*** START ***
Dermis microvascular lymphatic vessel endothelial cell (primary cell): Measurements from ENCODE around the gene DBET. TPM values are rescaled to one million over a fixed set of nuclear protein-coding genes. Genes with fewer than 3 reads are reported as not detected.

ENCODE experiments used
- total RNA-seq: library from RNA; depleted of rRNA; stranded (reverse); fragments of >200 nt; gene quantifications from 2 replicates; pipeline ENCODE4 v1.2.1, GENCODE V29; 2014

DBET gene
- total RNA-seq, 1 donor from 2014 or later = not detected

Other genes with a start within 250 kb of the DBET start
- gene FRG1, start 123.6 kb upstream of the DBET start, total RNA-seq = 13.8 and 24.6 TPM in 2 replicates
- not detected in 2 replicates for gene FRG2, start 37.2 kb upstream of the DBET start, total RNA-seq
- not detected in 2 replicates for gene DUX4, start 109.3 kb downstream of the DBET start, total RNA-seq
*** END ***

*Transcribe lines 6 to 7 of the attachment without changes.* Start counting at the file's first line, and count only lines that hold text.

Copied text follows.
Other genes with a start within 250 kb of the DBET start
- gene FRG1, start 123.6 kb upstream of the DBET start, total RNA-seq = 13.8 and 24.6 TPM in 2 replicates